(Off topic but amusing, when I was with her once I stole some of the Brach's candy that was available by the pound. I had a few pieces in my pocket, and I pulled one out on our walk home. She said "Where did you get that? Did you steal that candy?"

"Yes, ma'am."

"Never steal. Now give me half of the candy.")
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  #23  
Old 12-04-2008, 6:40 PM
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Wish I could...waiting on scheduling to have both knees replaced.
Doesn't sound like fun, at all. Keep us posted, ok?
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  #24  
Old 12-04-2008, 6:52 PM
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Originally Posted by NightMgr View Post
I've also read of one study that suggests that elderly people are probably responsible for more accidents than those they are involved in. They do something unexpected and insane in traffic and other cars collide avoiding them, but they drive on unaware of the problem they created.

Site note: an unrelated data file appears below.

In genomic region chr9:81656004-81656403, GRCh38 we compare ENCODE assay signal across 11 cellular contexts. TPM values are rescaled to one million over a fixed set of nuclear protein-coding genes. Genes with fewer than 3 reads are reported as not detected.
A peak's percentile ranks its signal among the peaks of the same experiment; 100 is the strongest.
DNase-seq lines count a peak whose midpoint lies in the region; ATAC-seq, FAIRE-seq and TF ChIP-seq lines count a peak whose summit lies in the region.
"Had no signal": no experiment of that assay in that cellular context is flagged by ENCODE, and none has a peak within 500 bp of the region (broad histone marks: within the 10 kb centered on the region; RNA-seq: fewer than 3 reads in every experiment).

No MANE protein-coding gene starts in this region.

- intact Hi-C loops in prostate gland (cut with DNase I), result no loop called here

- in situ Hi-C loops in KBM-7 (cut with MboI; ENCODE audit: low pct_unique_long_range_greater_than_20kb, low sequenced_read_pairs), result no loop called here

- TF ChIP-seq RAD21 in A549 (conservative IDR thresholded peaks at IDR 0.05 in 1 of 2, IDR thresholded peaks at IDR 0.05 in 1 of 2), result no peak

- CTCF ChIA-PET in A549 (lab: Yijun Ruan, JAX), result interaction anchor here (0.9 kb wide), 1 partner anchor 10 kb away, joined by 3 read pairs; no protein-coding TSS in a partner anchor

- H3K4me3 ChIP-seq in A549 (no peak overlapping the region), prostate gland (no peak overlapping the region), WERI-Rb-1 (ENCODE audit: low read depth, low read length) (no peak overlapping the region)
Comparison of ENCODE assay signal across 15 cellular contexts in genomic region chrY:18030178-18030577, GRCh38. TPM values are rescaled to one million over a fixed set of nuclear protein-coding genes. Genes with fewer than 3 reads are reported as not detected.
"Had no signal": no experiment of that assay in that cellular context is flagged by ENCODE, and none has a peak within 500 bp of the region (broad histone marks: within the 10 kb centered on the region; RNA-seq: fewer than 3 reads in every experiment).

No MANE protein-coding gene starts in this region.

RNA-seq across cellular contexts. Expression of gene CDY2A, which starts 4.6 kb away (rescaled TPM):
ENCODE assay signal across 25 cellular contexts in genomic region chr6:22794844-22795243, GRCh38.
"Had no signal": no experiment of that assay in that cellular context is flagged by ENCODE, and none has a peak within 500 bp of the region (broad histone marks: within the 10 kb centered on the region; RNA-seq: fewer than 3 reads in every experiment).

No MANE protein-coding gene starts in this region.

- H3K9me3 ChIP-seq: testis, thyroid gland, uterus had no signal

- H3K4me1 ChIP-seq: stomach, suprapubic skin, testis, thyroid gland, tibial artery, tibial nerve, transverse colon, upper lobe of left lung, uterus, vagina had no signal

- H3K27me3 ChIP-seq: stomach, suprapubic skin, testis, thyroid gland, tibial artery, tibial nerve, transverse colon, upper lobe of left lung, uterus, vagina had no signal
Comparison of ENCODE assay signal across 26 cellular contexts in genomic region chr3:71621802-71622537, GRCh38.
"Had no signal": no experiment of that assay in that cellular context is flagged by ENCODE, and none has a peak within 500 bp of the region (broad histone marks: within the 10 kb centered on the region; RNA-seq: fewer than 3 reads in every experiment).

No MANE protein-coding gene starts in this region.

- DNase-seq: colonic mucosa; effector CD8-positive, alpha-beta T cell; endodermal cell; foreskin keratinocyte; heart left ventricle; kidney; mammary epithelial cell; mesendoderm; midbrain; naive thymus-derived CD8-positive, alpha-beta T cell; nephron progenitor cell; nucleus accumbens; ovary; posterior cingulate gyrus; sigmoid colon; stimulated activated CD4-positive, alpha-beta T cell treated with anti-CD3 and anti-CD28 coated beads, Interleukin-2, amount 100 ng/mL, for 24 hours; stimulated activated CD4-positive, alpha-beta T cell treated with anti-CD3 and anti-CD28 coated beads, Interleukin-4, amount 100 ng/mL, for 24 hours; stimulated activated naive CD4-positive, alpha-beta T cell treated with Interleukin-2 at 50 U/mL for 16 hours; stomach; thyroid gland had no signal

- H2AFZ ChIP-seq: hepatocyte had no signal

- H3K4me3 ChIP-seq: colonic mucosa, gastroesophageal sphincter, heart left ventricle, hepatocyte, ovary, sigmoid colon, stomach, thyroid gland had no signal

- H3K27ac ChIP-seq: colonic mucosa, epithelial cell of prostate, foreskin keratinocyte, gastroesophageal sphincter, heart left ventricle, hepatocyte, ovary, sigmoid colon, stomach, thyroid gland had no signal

No doubt.

(Of course, I would say the same about Asians, whom I otherwise admire, but are notorious for the whole hesitative driving... stop/start/stop before turning/fearful of merging so stop at the ramp's entrance to tollway. )

(I had a driving tester tell me his theory on why, but it was complicated, having to do with their culture, as he noticed a difference between those who were from say, China vs Korea.)

Quote:
(Off topic but amusing, when I was with her once I stole some of the Brach's candy that was available by the pound. I had a few pieces in my pocket, and I pulled one out on our walk home. She said "Where did you get that? Did you steal that candy?"

"Yes, ma'am."

"Never steal. Now give me half of the candy.")
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  #25  
Old 12-05-2008, 6:48 AM
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Night: excellent point - the block of voters who would gripe the most are the very target of the forum! However, as we have learned through other issues - sometimes the POLS will do something that is not popular. I think if one state implements some of the ideas above, then others may in fact follow!